"We started asking companies to donate items, and none said no," Trout said. "We were going to do 1,000 care packages, but some companies would send 3,000 or 4,000 items."
Besides the care packages, the lounge provides volunteers willing to help the troops during their few hours passing through. Pat Hollenbeck dispenses hugs, advice and has even shed a tear or two as the servicemen and women board their planes. Her husband, Leo, and his partner Ronald Ford work a weekend shift at the USO giving out humor with information, cookies and coffee.
The lighter moments occur during reunions. Sorrowful ones occur frequently as well, such as on a recent Saturday night when a mother sobbed as her son prepared to board a plane for Kuwait. "We just can't talk now," the mother said. "It's just too difficult right now."
Several soldiers said the lounge is a very welcome sight in the bustling airport. "I was surprised to find something this nice just for us," said Eric Calkins, 19, of Gregory, Mich.
On a recent night, Roberto Martinez of Fort Worth and several members of his Army platoon from Fort Sill, Okla., waited in the lounge for a bus to take them to Aberdeen Proving Ground near Baltimore, where they have been sent for four months of training.
Over Doritos and fresh coffee, the soldiers pledged to have dinner together on Thanksgiving night to help assuage their loneliness. They brooded just a little about being detailed such a short time before Thanksgiving and contemplated where they might be for Christmas.
"We just don't know much," said Martinez, 18, the only son of his close-knit family. "My family is afraid of me being deployed to Operation Enduring Freedom because there would be no one to carry on the family name if something happened."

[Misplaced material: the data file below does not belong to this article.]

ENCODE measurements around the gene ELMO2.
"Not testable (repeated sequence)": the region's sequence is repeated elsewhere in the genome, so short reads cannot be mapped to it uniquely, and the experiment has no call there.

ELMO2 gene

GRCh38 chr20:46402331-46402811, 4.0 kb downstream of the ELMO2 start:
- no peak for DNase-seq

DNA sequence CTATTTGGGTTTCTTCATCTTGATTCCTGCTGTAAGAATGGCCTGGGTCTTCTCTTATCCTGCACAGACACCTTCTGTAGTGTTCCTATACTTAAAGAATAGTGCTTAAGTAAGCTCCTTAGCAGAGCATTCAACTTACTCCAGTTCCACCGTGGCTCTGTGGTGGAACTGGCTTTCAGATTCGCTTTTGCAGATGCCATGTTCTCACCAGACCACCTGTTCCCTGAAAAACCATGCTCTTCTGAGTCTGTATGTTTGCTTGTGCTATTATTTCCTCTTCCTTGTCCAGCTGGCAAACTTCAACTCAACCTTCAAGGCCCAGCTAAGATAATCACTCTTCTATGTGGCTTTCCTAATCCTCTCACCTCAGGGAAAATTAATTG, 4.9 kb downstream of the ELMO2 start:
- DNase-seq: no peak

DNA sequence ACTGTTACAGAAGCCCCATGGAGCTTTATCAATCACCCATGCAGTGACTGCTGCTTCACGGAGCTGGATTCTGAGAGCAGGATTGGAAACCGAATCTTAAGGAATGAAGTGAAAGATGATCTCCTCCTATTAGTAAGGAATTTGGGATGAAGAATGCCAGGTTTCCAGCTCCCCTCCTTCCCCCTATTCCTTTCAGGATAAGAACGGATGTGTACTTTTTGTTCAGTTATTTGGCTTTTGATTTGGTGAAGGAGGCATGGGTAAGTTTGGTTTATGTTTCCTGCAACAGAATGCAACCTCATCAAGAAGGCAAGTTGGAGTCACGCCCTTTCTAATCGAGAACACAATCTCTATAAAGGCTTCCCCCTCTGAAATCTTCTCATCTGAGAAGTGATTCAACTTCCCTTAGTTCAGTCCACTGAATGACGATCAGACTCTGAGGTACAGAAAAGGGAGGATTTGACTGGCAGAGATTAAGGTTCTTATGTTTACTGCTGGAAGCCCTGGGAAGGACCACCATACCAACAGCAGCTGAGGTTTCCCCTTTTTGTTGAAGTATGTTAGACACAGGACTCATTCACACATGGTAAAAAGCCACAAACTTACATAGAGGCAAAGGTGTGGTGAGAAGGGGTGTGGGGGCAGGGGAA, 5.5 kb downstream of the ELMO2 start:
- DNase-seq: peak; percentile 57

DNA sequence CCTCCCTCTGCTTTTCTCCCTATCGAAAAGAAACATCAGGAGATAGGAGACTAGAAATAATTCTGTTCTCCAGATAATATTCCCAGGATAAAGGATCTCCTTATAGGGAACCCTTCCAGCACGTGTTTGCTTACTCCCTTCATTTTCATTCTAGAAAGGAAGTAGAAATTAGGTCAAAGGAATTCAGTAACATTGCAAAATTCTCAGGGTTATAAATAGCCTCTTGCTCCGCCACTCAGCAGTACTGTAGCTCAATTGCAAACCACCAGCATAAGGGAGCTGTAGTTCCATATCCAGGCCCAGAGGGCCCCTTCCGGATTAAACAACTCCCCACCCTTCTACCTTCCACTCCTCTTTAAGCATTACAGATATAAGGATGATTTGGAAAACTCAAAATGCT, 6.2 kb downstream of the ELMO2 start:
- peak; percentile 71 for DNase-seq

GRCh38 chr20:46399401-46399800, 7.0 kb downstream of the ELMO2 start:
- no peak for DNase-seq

Matthew Hodges, 18, of Waterloo, Iowa, father of a 5-month-old daughter, said, "There are a lot of people who are turning their backs on us now." He chatted with his friends while listening to a recording of his own rap music on a portable CD player.
Angel Frias, 19, of Las Vegas, one of the mechanics from Fort Sill, chatted about his apprehension over going to war. A USO volunteer who overheard him shook his head.
"They are so young," said the volunteer, who did not want his name used. "They've got the security of this entire country on their shoulders and they are barely old enough to vote."
Quenga knows what it's like to be close to war. Since he's been in Kuwait, he's lived through 145-degree days, lost colleagues and felt the fear of dying young.
He'd needed a break. He hadn't been home since he was deployed to Camp Doha, Kuwait, for Operation Enduring Freedom three months ago. Two Doha soldiers -- guys in a Toyota going about their regular work -- had been shot by Kuwaiti traffic police the day before. Six weeks earlier, Doha had been locked down after two Marines were hit by enemy fire.
He'll return to Camp Doha in two weeks, but he'll savor his time in the states. "Home for Thanksgiving. I can hardly believe it," he said.
Staff writer Nurith C. Aizenman contributed to this report.